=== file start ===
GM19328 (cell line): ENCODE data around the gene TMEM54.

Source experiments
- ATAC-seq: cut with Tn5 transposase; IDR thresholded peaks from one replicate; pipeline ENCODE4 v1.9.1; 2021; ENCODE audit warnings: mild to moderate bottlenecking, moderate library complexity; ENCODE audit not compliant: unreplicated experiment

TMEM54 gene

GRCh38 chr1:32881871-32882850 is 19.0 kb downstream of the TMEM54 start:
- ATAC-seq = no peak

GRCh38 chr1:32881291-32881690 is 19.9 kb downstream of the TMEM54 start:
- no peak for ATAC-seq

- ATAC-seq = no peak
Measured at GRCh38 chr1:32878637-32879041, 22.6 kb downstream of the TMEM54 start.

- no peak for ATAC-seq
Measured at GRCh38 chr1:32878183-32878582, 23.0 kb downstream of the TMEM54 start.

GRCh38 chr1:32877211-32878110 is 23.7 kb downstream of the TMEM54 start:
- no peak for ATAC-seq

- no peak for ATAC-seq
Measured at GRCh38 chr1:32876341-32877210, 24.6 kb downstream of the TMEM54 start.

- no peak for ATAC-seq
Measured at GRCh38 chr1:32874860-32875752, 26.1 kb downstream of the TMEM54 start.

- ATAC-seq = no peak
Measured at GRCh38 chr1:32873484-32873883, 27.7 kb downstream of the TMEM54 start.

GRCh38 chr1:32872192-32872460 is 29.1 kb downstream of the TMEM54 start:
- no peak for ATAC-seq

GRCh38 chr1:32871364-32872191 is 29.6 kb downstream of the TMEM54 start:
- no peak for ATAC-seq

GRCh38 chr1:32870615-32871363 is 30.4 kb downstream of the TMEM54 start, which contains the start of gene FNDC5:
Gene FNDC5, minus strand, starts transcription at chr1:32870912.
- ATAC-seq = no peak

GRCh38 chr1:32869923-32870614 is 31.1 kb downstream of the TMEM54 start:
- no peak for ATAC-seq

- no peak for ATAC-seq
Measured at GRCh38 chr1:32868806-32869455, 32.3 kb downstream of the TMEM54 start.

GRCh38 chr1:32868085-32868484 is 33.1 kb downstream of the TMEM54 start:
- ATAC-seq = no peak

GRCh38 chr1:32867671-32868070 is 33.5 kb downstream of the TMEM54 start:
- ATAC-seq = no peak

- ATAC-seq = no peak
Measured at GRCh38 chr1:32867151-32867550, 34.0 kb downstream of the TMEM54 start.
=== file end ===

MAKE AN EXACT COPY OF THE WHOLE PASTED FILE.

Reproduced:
GM19328 (cell line): ENCODE data around the gene TMEM54.

Source experiments
- ATAC-seq: cut with Tn5 transposase; IDR thresholded peaks from one replicate; pipeline ENCODE4 v1.9.1; 2021; ENCODE audit warnings: mild to moderate bottlenecking, moderate library complexity; ENCODE audit not compliant: unreplicated experiment

TMEM54 gene

GRCh38 chr1:32881871-32882850 is 19.0 kb downstream of the TMEM54 start:
- ATAC-seq = no peak

GRCh38 chr1:32881291-32881690 is 19.9 kb downstream of the TMEM54 start:
- no peak for ATAC-seq

- ATAC-seq = no peak
Measured at GRCh38 chr1:32878637-32879041, 22.6 kb downstream of the TMEM54 start.

- no peak for ATAC-seq
Measured at GRCh38 chr1:32878183-32878582, 23.0 kb downstream of the TMEM54 start.

GRCh38 chr1:32877211-32878110 is 23.7 kb downstream of the TMEM54 start:
- no peak for ATAC-seq

- no peak for ATAC-seq
Measured at GRCh38 chr1:32876341-32877210, 24.6 kb downstream of the TMEM54 start.

- no peak for ATAC-seq
Measured at GRCh38 chr1:32874860-32875752, 26.1 kb downstream of the TMEM54 start.

- ATAC-seq = no peak
Measured at GRCh38 chr1:32873484-32873883, 27.7 kb downstream of the TMEM54 start.

GRCh38 chr1:32872192-32872460 is 29.1 kb downstream of the TMEM54 start:
- no peak for ATAC-seq

GRCh38 chr1:32871364-32872191 is 29.6 kb downstream of the TMEM54 start:
- no peak for ATAC-seq

GRCh38 chr1:32870615-32871363 is 30.4 kb downstream of the TMEM54 start, which contains the start of gene FNDC5:
Gene FNDC5, minus strand, starts transcription at chr1:32870912.
- ATAC-seq = no peak

GRCh38 chr1:32869923-32870614 is 31.1 kb downstream of the TMEM54 start:
- no peak for ATAC-seq

- no peak for ATAC-seq
Measured at GRCh38 chr1:32868806-32869455, 32.3 kb downstream of the TMEM54 start.

GRCh38 chr1:32868085-32868484 is 33.1 kb downstream of the TMEM54 start:
- ATAC-seq = no peak

GRCh38 chr1:32867671-32868070 is 33.5 kb downstream of the TMEM54 start:
- ATAC-seq = no peak

- ATAC-seq = no peak
Measured at GRCh38 chr1:32867151-32867550, 34.0 kb downstream of the TMEM54 start.